When he started playing at age 65, Glasson’s stated goal was to hang around long enough to be on an 80 and up team, which he’s now done as recently as October. And, obviously, he’s no placeholder — at 81, Glasson remains an effective shortstop offensively and defensively and pledges to keep chugging “as long as I can play as an impact player.” His secret?
“I’ve become a student of my body for the past 15 years,” Glasson said. “Like, how have I changed in quickness and strength and everything else? And how can I accommodate for that?”
For example, he finds himself reading batters’ feet much more frequently now. If someone’s lead foot reveals what direction they’re trying to hit, Glasson will cheat over a full step. He can’t casually read the ball off the bat anymore like he used to in his 60s (a feat in itself).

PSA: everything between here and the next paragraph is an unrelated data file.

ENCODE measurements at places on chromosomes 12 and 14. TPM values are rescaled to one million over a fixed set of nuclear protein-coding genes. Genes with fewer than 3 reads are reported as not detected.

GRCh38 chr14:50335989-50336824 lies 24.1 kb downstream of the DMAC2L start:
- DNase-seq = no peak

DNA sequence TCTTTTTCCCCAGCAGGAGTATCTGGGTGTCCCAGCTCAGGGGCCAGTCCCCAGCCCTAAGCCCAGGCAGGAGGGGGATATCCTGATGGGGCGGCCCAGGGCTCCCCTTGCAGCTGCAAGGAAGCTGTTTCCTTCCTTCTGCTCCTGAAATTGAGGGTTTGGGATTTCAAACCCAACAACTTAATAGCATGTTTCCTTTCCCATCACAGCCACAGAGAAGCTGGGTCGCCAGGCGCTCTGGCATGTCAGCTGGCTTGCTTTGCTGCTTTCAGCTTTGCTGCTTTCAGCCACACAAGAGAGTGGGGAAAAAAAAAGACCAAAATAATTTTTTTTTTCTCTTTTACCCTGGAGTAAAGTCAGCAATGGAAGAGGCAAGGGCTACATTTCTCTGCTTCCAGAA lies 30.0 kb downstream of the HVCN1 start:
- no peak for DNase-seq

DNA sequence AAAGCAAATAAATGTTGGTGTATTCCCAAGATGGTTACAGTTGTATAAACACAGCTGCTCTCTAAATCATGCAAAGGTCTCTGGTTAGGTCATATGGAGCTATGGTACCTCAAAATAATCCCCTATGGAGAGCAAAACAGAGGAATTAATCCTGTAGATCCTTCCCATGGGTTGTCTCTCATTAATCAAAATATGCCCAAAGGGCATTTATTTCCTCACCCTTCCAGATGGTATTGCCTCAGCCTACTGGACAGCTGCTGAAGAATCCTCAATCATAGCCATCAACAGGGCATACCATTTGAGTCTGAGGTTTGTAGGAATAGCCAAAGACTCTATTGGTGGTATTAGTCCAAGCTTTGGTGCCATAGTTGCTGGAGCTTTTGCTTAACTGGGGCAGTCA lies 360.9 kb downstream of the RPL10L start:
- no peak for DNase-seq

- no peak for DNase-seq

It’s a subtle tweak that keeps the game cerebral and engaging — one of the many reasons Chatham County’s Glasson still relishes any and all chances to play in senior softball tournaments, which he’d argue have done as much for him as he’s done for his teams while competing in them.
“There are guys out there whose bodies are torn up from previous injuries, but, by God, you’re still out there playing,” Glasson said. “To be able to see the three things — collegiality, competitiveness, and that true love of the game (from everyone) — I feel honored just to be among them.”